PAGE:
Within mathematics, Manish’s research interests are in Lie algebras and quantum groups. However, he is also interested in interdisciplinary work that uses mathematics in a significant way, such as database systems and data mining, bioinformatics, and image processing. Along with its focus on undergraduate teaching and research, Grand Valley’s encouragement of such interdisciplinary research persuaded Manish to pursue his passion for teaching and collaborative work as an Assistant Professor in our department. Manish cites his father, who is also a mathematics professor, as an inspiration, helping him to experience the joys of mathematics, learning and teaching.
Shelly Smith earned her bachelor’s degree at Portland State, which she left just before Steve Blair arrived, and her doctoral degree from Arizona State University. Shelly’s mathematical interests are in a relatively new area of mathematics known as A-theory. In this subject, concepts are taken from algebraic topology, a field that uses algebra to study continuity and its properties, and applied in a discrete setting to yield insights into the properties of objects such as graphs and simplicial complexes. Shelly was led to trade sunny Arizona for an Assistant Professorship in our department and Allendale’s whiter winters since she wanted to work in a department that made teaching a clear priority and that supported a diverse range of professional activities in its faculty. Shelly says that the most important thing that helped her make the transition to Grand Valley was buying a good winter coat and that she is beginning to feel at home here now that she has finally gotten the clutter in her office under control.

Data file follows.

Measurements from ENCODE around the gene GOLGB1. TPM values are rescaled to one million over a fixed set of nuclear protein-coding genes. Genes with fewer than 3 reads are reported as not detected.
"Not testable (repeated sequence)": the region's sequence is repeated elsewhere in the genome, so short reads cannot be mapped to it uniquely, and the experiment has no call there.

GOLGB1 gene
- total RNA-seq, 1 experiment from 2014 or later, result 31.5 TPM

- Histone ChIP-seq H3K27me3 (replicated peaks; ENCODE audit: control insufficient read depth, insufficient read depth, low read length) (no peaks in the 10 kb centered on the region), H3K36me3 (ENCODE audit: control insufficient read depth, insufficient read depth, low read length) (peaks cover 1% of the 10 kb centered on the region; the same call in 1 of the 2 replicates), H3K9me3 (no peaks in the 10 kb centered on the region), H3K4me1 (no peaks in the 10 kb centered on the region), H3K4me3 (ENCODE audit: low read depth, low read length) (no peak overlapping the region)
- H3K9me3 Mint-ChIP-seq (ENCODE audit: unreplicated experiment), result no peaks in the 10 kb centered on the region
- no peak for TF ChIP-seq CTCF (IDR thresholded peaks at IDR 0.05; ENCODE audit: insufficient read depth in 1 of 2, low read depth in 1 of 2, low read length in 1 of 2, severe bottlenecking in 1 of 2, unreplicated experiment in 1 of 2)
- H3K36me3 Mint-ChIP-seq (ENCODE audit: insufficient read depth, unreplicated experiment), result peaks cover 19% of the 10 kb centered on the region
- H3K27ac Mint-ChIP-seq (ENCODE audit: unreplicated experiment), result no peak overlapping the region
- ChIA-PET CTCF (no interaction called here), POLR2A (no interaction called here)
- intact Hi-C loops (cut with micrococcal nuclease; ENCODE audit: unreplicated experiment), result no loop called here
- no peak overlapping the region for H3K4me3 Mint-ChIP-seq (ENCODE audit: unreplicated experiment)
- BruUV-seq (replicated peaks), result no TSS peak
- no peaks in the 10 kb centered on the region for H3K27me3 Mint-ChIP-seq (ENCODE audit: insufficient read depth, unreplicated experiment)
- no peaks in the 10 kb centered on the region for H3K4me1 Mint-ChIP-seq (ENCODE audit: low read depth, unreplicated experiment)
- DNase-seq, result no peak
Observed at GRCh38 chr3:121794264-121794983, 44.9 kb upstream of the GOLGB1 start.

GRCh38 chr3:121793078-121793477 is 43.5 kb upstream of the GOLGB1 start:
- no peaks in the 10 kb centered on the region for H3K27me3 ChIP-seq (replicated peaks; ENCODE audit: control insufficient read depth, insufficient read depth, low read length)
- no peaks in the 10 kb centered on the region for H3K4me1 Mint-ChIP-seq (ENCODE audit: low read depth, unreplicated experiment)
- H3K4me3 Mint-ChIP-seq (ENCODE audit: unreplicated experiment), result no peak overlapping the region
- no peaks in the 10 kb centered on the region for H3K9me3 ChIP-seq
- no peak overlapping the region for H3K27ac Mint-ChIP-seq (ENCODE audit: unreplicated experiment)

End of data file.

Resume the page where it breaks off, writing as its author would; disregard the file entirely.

After earning bachelor’s and master’s degrees from the University of Madras, Sailakshmi Srinivasan taught applied math for engineering students in India for several years. When her husband’s career as a software consultant brought her family to Grand Rapids after stops in Minneapolis and Philadelphia, Sai took a position as an Affiliate faculty in our department this year teaching courses such as Math 110, 122, 123 and 201. Sai enjoys teaching at Grand Valley though it has been a challenge to make the transition to teaching in a different country. For example, working with classes in which students’ abilities vary widely is a new experience for her. Besides her teaching duties here, Sai enjoys coaching talented students for competitive exams such as the Continental Math League, the Michigan Math League, and the SAT. In fact, Sai’s daughter, at the age of ten, recently won a first prize trophy in the Michigan Math League and scored a remarkable 610 out of 800 on the mathematics portion of the SAT.